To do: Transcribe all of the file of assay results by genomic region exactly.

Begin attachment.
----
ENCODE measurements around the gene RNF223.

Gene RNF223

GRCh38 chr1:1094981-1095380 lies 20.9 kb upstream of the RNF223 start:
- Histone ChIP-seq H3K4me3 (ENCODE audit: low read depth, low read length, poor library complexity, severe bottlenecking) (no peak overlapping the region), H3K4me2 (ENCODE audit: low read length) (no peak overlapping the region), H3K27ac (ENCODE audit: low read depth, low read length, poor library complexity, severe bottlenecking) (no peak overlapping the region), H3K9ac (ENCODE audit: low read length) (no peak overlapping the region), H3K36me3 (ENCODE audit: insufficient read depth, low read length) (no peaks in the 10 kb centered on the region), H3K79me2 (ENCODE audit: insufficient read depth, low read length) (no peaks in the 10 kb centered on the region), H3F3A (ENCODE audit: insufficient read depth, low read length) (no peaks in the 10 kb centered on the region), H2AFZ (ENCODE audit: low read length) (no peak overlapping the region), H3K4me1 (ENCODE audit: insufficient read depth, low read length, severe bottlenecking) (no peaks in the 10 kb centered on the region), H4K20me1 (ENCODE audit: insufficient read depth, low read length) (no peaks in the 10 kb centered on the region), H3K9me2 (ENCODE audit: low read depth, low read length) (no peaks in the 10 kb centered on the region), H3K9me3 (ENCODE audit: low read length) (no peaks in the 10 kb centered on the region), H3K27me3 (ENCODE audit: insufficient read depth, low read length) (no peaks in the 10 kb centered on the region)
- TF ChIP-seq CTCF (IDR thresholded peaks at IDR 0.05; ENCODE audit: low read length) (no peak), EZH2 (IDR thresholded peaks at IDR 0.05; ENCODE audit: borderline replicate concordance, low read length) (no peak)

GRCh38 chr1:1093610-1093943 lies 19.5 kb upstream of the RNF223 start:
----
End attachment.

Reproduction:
ENCODE measurements around the gene RNF223.

Gene RNF223

GRCh38 chr1:1094981-1095380 lies 20.9 kb upstream of the RNF223 start:
- Histone ChIP-seq H3K4me3 (ENCODE audit: low read depth, low read length, poor library complexity, severe bottlenecking) (no peak overlapping the region), H3K4me2 (ENCODE audit: low read length) (no peak overlapping the region), H3K27ac (ENCODE audit: low read depth, low read length, poor library complexity, severe bottlenecking) (no peak overlapping the region), H3K9ac (ENCODE audit: low read length) (no peak overlapping the region), H3K36me3 (ENCODE audit: insufficient read depth, low read length) (no peaks in the 10 kb centered on the region), H3K79me2 (ENCODE audit: insufficient read depth, low read length) (no peaks in the 10 kb centered on the region), H3F3A (ENCODE audit: insufficient read depth, low read length) (no peaks in the 10 kb centered on the region), H2AFZ (ENCODE audit: low read length) (no peak overlapping the region), H3K4me1 (ENCODE audit: insufficient read depth, low read length, severe bottlenecking) (no peaks in the 10 kb centered on the region), H4K20me1 (ENCODE audit: insufficient read depth, low read length) (no peaks in the 10 kb centered on the region), H3K9me2 (ENCODE audit: low read depth, low read length) (no peaks in the 10 kb centered on the region), H3K9me3 (ENCODE audit: low read length) (no peaks in the 10 kb centered on the region), H3K27me3 (ENCODE audit: insufficient read depth, low read length) (no peaks in the 10 kb centered on the region)
- TF ChIP-seq CTCF (IDR thresholded peaks at IDR 0.05; ENCODE audit: low read length) (no peak), EZH2 (IDR thresholded peaks at IDR 0.05; ENCODE audit: borderline replicate concordance, low read length) (no peak)

GRCh38 chr1:1093610-1093943 lies 19.5 kb upstream of the RNF223 start: